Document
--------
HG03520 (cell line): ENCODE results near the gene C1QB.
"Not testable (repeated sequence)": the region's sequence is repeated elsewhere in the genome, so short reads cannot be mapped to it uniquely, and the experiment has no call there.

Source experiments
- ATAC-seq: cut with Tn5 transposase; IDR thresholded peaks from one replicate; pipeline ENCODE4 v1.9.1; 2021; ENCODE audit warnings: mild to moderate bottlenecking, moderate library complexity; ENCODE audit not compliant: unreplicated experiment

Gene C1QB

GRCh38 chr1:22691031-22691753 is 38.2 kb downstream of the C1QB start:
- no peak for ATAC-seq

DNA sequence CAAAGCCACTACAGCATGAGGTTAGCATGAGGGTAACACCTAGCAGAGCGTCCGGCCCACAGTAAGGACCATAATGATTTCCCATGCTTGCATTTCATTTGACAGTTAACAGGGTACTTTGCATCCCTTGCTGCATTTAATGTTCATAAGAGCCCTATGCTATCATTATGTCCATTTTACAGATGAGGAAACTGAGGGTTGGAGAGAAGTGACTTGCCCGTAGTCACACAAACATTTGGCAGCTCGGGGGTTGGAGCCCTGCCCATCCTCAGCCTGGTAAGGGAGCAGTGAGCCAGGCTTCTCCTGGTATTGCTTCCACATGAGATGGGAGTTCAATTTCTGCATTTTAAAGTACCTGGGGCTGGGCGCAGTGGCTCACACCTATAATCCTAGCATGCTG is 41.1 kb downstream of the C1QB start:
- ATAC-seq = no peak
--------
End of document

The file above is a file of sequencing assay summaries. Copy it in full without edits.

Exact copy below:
HG03520 (cell line): ENCODE results near the gene C1QB.
"Not testable (repeated sequence)": the region's sequence is repeated elsewhere in the genome, so short reads cannot be mapped to it uniquely, and the experiment has no call there.

Source experiments
- ATAC-seq: cut with Tn5 transposase; IDR thresholded peaks from one replicate; pipeline ENCODE4 v1.9.1; 2021; ENCODE audit warnings: mild to moderate bottlenecking, moderate library complexity; ENCODE audit not compliant: unreplicated experiment

Gene C1QB

GRCh38 chr1:22691031-22691753 is 38.2 kb downstream of the C1QB start:
- no peak for ATAC-seq

DNA sequence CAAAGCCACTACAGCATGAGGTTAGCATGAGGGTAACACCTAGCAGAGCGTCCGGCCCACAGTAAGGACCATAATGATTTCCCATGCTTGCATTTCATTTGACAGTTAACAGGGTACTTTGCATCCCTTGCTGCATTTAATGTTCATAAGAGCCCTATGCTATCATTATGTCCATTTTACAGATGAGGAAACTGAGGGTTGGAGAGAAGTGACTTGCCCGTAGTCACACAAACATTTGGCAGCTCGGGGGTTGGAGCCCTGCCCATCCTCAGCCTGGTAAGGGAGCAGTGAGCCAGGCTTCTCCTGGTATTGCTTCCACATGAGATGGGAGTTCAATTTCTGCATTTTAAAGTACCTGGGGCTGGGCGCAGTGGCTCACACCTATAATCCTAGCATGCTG is 41.1 kb downstream of the C1QB start:
- ATAC-seq = no peak